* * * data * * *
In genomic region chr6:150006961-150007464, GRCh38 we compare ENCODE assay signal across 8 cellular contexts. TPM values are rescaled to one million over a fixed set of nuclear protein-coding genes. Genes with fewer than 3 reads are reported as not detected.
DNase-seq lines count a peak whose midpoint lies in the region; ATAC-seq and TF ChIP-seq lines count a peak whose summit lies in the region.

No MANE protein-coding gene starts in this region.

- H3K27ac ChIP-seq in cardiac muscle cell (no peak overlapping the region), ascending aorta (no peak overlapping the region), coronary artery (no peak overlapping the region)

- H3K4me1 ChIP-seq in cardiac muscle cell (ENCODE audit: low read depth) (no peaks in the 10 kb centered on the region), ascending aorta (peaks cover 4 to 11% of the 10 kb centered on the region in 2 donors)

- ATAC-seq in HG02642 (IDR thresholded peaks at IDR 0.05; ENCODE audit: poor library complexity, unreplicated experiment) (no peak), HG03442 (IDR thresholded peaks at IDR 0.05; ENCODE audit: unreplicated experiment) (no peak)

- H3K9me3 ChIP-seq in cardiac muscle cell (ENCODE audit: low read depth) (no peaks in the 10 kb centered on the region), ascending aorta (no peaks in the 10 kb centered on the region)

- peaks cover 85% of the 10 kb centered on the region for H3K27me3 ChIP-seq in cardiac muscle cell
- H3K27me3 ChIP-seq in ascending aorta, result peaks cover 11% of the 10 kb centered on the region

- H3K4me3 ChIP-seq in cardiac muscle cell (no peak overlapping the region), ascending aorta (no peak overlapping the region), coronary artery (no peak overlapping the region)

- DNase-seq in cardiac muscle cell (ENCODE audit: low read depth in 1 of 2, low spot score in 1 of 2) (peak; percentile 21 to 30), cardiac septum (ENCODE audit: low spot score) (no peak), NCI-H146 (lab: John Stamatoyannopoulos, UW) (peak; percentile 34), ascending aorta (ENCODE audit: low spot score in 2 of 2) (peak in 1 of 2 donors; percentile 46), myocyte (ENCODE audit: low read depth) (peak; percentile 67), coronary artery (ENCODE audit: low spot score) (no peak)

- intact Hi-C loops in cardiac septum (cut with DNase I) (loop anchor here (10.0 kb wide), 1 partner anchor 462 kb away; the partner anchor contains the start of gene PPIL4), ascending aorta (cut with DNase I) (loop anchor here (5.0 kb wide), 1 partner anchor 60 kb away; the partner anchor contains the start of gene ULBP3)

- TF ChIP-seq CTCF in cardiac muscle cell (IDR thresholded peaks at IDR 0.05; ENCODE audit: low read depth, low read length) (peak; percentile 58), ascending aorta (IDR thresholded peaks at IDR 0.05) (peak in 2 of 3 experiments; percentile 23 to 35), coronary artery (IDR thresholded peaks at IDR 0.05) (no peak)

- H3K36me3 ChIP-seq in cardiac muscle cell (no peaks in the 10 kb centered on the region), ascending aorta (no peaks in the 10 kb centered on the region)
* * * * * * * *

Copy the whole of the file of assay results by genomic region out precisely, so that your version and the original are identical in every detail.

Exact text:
In genomic region chr6:150006961-150007464, GRCh38 we compare ENCODE assay signal across 8 cellular contexts. TPM values are rescaled to one million over a fixed set of nuclear protein-coding genes. Genes with fewer than 3 reads are reported as not detected.
DNase-seq lines count a peak whose midpoint lies in the region; ATAC-seq and TF ChIP-seq lines count a peak whose summit lies in the region.

No MANE protein-coding gene starts in this region.

- H3K27ac ChIP-seq in cardiac muscle cell (no peak overlapping the region), ascending aorta (no peak overlapping the region), coronary artery (no peak overlapping the region)

- H3K4me1 ChIP-seq in cardiac muscle cell (ENCODE audit: low read depth) (no peaks in the 10 kb centered on the region), ascending aorta (peaks cover 4 to 11% of the 10 kb centered on the region in 2 donors)

- ATAC-seq in HG02642 (IDR thresholded peaks at IDR 0.05; ENCODE audit: poor library complexity, unreplicated experiment) (no peak), HG03442 (IDR thresholded peaks at IDR 0.05; ENCODE audit: unreplicated experiment) (no peak)

- H3K9me3 ChIP-seq in cardiac muscle cell (ENCODE audit: low read depth) (no peaks in the 10 kb centered on the region), ascending aorta (no peaks in the 10 kb centered on the region)

- peaks cover 85% of the 10 kb centered on the region for H3K27me3 ChIP-seq in cardiac muscle cell
- H3K27me3 ChIP-seq in ascending aorta, result peaks cover 11% of the 10 kb centered on the region

- H3K4me3 ChIP-seq in cardiac muscle cell (no peak overlapping the region), ascending aorta (no peak overlapping the region), coronary artery (no peak overlapping the region)

- DNase-seq in cardiac muscle cell (ENCODE audit: low read depth in 1 of 2, low spot score in 1 of 2) (peak; percentile 21 to 30), cardiac septum (ENCODE audit: low spot score) (no peak), NCI-H146 (lab: John Stamatoyannopoulos, UW) (peak; percentile 34), ascending aorta (ENCODE audit: low spot score in 2 of 2) (peak in 1 of 2 donors; percentile 46), myocyte (ENCODE audit: low read depth) (peak; percentile 67), coronary artery (ENCODE audit: low spot score) (no peak)

- intact Hi-C loops in cardiac septum (cut with DNase I) (loop anchor here (10.0 kb wide), 1 partner anchor 462 kb away; the partner anchor contains the start of gene PPIL4), ascending aorta (cut with DNase I) (loop anchor here (5.0 kb wide), 1 partner anchor 60 kb away; the partner anchor contains the start of gene ULBP3)

- TF ChIP-seq CTCF in cardiac muscle cell (IDR thresholded peaks at IDR 0.05; ENCODE audit: low read depth, low read length) (peak; percentile 58), ascending aorta (IDR thresholded peaks at IDR 0.05) (peak in 2 of 3 experiments; percentile 23 to 35), coronary artery (IDR thresholded peaks at IDR 0.05) (no peak)

- H3K36me3 ChIP-seq in cardiac muscle cell (no peaks in the 10 kb centered on the region), ascending aorta (no peaks in the 10 kb centered on the region)